Since The Search Monitor started in 2007, more people than ever are turning to search engines to both begin and complete their shopping decisions, says Vice President of Marketing Ken Barber.

Not only are they using search engines more, but consumers are becoming incredibly savvy in how they search – the phrases they enter, the tools they use to filter results, and what they look for in results, he adds.

“From the business perspective, there has never been so much data produced by search activity,” Ken says. “Couple this with better tools to capture and analyze all of this search data, and businesses need a full-time analytics department to effectively compete.”

That’s where The Search Monitor comes in. Advertisers and their agencies can use this outsourced competitive intelligence department and gain full visibility into the actions of their industry and specific competitors to gain a leg up in the cutthroat world of internet search.

Ken offered some more of his expert insight on how businesses large and small can and should be leveraging data and strategizing their marketing efforts online.Ā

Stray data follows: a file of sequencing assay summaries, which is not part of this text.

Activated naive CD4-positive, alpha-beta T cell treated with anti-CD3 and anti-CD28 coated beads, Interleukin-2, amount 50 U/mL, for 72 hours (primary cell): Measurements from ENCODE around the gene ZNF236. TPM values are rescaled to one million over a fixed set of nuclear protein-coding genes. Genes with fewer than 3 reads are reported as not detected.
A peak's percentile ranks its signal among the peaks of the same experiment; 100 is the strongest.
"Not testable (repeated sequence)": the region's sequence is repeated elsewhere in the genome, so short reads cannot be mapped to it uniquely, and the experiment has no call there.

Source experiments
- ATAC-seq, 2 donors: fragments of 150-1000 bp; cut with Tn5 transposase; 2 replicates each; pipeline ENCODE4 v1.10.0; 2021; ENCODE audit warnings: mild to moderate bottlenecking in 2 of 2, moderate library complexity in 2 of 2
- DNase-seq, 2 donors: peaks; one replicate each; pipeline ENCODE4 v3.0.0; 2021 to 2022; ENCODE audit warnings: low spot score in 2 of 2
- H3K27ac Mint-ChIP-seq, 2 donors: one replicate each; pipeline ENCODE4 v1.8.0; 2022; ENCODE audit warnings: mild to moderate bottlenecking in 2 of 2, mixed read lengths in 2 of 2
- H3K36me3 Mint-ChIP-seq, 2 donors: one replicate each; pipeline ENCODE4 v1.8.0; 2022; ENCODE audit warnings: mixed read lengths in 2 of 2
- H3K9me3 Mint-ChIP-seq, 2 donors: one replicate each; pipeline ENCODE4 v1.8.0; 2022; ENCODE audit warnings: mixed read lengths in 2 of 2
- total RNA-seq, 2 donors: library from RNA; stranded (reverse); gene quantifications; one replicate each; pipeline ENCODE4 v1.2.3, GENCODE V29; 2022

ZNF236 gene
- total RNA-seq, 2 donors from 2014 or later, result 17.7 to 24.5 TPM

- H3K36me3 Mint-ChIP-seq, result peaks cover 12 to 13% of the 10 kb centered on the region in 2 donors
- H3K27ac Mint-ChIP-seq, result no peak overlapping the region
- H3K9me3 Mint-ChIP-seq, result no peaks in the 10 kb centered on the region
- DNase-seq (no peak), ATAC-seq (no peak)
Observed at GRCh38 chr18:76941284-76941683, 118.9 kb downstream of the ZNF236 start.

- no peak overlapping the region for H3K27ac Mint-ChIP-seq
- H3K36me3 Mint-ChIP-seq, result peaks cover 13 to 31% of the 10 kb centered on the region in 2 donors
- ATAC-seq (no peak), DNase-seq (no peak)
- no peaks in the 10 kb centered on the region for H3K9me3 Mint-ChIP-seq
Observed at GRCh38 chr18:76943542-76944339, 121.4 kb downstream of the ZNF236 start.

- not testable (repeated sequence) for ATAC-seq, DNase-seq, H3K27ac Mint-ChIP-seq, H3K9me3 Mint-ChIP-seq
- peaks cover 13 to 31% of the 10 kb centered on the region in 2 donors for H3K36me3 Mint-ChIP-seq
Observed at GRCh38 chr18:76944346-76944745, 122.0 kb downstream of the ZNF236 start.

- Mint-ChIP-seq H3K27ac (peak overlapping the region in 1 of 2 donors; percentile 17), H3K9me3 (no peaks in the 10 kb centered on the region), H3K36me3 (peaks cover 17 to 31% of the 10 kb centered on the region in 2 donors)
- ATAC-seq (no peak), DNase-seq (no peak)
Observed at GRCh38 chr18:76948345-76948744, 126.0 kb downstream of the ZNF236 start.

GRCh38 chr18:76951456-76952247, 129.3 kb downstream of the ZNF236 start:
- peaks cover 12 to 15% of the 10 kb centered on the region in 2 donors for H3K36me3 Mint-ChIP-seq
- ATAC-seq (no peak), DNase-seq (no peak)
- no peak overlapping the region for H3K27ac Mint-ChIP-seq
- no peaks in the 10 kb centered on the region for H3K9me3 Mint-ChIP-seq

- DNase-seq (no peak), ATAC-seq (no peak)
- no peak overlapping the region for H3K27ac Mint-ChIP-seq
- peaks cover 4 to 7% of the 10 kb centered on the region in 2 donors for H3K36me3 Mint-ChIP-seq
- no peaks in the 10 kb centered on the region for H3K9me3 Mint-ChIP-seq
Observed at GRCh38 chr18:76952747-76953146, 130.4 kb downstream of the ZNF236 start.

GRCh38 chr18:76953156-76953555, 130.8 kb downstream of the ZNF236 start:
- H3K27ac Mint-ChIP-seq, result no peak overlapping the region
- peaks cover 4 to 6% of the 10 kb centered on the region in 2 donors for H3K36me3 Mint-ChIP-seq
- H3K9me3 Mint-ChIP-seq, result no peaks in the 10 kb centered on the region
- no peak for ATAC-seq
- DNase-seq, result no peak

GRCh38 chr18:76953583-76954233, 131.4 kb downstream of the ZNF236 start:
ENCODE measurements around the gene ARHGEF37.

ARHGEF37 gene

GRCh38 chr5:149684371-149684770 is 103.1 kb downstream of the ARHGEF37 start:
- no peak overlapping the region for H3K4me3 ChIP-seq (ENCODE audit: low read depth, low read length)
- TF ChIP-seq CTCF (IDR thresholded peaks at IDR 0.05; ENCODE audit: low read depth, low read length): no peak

Tell us about The Search Monitor … what services do you offer? Who should be using them?

The Search MonitorĀ® provides real-time competitive intelligence to monitor brand and trademark use, affiliate compliance, and competitive advertisers on paid search, organic search, local search, social media, mobile and shopping engines worldwide.

Hundreds of interactive agencies, search marketers and affiliate marketers use The Search Monitor to track ad rank, ad copy, keyword reach, click rates and CPCs, monthly ad spend, market share, trademark use, and affiliate activity.

Companies that need to benchmark themselves against their industry leaders and stay one step ahead of the competition would benefit from using The Search Monitor’s competitive intelligence platform.